Actors at the Sitara theatre had just started their production of “Beauty and the Beast” when the coronavirus pandemic hit Egypt and brought their show to a grinding halt.
Months later, and despite the gradual easing of lockdown restrictions, the actors have accepted that they must pack away their costumes in storage and wait for the day they can safely bring their characters back to life once more.
Like other countries, Egypt has been trying to revive its economy, hit hard by a coronavirus lockdown that paralysed tourism and other vital sectors and cut growth forecasts for the 2019/2020 fiscal year to 4.2% from 5.6% prior to the crisis.
The actors, like many in the private sector, have been forced to face the reality that their jobs will not return immediately to what they were used to before the pandemic.
“Our work mainly depends on gatherings and I understand the country has opened up to a large extent … but really for me, I don’t think it’s the safest option as we work mainly with schools and small children in large numbers,” said Summer Galal, one of the actresses in the troupe.
“[Thinking] of everything we’ve been through since coronavirus began until bringing things back and putting them away in storage feels very heavy … the psychological impact has been intense,” Galal added.
In mid-March Egypt imposed lockdown measures including a night curfew, bans on large public gatherings and the closure of restaurants and theatres.
Restrictions were eventually lifted in June, with theatres allowed to operate at 25% capacity. But with several hundred new COVID-19 cases being reported daily, the Sitara decided to stay closed.
“We actually closed before the government closed everything because it just felt wrong having children come in and then a whole load of new children come in and also schools were panicking and parents were panicking,” said Emma Davies, the artistic director of the theatre.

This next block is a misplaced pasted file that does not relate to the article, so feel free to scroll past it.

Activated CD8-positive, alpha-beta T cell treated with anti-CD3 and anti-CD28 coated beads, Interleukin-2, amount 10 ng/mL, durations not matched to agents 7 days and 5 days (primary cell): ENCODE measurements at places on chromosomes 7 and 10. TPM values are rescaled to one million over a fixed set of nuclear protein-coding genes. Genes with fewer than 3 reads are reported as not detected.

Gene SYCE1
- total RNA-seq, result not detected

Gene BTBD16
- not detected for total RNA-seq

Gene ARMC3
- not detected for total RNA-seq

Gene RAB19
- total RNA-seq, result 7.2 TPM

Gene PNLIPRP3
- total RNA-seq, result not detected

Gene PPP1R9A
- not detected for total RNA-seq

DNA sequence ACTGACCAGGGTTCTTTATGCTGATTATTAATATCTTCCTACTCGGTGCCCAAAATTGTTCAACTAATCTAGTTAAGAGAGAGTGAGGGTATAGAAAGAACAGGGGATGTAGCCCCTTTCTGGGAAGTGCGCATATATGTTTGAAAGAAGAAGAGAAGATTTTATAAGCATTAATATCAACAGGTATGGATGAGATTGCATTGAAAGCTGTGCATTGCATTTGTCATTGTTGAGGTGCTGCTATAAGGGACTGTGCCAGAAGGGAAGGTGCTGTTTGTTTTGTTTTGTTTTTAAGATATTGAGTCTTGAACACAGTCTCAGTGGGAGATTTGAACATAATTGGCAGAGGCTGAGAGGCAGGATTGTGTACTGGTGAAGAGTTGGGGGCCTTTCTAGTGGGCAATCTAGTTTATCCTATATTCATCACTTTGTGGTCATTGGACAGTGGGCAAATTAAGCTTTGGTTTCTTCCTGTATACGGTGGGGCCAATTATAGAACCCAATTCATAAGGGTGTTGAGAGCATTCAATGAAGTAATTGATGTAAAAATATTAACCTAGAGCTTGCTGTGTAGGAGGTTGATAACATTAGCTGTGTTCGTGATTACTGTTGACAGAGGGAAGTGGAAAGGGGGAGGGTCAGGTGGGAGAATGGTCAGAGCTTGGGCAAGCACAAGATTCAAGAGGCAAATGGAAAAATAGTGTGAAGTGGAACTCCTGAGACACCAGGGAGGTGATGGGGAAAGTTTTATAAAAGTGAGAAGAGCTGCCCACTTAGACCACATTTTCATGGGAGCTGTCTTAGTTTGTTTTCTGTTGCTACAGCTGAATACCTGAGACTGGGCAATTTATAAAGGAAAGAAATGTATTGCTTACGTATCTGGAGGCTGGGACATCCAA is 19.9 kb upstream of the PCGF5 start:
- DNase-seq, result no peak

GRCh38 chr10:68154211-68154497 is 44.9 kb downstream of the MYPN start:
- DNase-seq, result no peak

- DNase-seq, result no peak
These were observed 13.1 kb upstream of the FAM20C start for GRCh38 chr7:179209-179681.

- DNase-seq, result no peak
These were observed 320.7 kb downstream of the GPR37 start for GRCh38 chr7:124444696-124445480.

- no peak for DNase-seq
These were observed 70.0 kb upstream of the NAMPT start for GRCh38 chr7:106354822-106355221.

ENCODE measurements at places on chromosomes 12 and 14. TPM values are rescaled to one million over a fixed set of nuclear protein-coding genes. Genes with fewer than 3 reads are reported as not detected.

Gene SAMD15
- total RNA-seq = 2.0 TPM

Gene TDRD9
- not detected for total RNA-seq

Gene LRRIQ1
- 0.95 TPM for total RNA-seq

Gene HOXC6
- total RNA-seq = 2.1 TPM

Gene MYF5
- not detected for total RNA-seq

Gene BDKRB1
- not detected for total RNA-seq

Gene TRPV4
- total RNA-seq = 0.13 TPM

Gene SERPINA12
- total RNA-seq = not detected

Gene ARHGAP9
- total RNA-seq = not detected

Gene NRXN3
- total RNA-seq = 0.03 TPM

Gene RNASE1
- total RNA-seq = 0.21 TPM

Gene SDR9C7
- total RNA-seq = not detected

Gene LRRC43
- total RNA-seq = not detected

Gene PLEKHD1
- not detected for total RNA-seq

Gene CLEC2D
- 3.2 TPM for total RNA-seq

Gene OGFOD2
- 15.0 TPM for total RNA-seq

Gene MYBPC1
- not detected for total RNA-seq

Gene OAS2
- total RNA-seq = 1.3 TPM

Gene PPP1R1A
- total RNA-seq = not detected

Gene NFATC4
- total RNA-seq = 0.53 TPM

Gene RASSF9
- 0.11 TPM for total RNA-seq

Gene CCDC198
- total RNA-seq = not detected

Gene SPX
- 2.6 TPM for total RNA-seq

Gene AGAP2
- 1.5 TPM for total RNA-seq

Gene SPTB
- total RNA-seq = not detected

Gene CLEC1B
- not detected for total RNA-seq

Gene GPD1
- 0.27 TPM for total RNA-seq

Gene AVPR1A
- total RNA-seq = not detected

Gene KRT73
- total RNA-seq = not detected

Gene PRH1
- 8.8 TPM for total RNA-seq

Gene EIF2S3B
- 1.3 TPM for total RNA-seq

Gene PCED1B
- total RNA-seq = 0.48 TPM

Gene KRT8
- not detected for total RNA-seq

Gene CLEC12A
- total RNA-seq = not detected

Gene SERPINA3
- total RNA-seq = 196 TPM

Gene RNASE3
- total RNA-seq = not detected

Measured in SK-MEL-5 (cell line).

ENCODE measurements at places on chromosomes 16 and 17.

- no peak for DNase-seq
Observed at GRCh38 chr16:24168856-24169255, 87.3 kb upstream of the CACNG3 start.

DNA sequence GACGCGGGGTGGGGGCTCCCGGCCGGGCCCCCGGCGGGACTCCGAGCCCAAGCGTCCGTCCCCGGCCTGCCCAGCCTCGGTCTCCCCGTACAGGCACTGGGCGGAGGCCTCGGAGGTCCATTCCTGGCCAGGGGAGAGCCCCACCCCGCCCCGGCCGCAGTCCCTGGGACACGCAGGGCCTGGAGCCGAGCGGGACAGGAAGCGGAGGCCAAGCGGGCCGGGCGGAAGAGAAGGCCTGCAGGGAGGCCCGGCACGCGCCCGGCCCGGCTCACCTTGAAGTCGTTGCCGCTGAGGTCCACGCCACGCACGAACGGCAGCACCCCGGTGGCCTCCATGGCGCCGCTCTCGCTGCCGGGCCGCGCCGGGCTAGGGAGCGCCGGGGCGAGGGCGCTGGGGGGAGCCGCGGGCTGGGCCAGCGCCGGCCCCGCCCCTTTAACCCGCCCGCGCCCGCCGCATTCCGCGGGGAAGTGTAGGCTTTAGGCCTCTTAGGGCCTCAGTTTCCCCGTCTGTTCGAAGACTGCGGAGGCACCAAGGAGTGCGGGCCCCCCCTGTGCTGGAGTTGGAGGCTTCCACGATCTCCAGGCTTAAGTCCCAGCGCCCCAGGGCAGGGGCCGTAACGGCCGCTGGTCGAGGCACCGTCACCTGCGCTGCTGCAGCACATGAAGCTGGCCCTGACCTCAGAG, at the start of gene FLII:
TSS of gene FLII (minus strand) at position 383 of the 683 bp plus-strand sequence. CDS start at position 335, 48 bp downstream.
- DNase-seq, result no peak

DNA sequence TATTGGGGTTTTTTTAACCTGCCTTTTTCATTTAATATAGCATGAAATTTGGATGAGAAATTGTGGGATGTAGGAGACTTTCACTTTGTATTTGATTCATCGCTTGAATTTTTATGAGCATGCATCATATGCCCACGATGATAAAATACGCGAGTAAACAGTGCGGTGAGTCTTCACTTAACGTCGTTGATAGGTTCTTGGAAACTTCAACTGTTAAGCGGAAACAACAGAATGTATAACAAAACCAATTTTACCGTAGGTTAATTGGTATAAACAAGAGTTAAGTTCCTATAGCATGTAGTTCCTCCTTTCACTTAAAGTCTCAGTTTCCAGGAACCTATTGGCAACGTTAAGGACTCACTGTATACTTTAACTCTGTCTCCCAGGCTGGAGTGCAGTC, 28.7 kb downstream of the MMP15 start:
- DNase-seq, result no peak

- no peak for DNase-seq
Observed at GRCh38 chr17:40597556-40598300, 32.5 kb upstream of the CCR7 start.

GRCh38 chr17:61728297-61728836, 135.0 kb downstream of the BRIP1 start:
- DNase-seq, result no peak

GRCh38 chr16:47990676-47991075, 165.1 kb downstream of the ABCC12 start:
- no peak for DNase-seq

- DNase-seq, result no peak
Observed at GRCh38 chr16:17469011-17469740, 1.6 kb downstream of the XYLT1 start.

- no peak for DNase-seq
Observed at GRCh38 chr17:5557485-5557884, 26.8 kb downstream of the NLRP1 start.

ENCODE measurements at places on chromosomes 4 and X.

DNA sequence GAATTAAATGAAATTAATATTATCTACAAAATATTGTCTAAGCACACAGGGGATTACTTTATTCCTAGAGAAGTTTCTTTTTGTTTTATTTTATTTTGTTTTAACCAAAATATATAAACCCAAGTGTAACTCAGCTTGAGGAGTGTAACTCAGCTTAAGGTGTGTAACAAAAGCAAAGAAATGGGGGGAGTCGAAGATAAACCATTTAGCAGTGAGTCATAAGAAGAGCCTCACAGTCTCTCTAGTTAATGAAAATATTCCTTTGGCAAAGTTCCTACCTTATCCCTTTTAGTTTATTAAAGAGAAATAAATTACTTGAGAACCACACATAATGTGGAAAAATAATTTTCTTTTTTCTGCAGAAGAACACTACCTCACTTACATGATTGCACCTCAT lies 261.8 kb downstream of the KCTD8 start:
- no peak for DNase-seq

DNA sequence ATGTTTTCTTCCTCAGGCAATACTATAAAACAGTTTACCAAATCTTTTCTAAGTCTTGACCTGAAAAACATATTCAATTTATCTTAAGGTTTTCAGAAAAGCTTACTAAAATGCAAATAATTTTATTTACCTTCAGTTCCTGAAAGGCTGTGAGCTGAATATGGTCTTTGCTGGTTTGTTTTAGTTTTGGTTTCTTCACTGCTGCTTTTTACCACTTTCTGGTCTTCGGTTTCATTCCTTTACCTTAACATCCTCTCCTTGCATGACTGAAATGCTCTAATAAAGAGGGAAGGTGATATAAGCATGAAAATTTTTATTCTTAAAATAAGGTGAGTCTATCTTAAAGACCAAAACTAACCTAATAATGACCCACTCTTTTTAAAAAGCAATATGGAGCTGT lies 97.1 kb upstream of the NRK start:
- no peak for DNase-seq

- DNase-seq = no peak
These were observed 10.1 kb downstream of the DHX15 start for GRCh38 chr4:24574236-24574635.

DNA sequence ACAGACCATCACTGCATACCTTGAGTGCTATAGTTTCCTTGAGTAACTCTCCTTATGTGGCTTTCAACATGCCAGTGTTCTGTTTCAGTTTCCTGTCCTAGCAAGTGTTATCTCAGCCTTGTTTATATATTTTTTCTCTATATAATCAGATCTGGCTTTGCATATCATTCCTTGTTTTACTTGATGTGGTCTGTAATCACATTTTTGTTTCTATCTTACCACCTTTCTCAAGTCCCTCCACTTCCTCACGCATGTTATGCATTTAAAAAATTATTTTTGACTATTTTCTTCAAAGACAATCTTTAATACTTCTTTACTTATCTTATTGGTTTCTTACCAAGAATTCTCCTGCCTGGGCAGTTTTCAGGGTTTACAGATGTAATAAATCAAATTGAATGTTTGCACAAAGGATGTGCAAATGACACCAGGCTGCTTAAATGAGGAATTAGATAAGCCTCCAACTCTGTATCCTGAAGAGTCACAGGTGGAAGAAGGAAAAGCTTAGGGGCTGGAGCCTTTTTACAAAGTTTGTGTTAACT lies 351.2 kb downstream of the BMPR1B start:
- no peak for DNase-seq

Egypt has injected 100 billion Egyptian pounds ($6.3 billion) to stimulate the economy and tried to help the poor and the informal sector workers who depend on day labour.
Around a third of Egypt’s 100 million population lived below the poverty line before the pandemic. But even those who weathered years of tough economic reforms now find themselves pressed for cash.
Egypt’s state information service did not immediately respond to a request for comment on how the government is helping the private sector.
“Employment opportunities are few for managers, even for the staff, because now (cafés) are back to working with a lesser capacity than the usual flow of any restaurant or café,” said Khaled Mohamed, 52, who used to be a manager but is now unemployed.
Egypt’s statistics agency reported in June that more than a quarter of those with a job had not been working due to lockdown measures, while more than half of working Egyptians were on reduced hours or days. Its latest data put unemployment at 9.2% in April.
June data from IHS Markit’s Purchasing Managers’ Index for the non-oil private sector showed that Egypt’s job market faced worsening conditions, with the rate of job shedding accelerating to the fastest recorded since September 2016
Egypt has so far registered 87,775 cases of the coronavirus, although the number of new cases has fallen in recent weeks.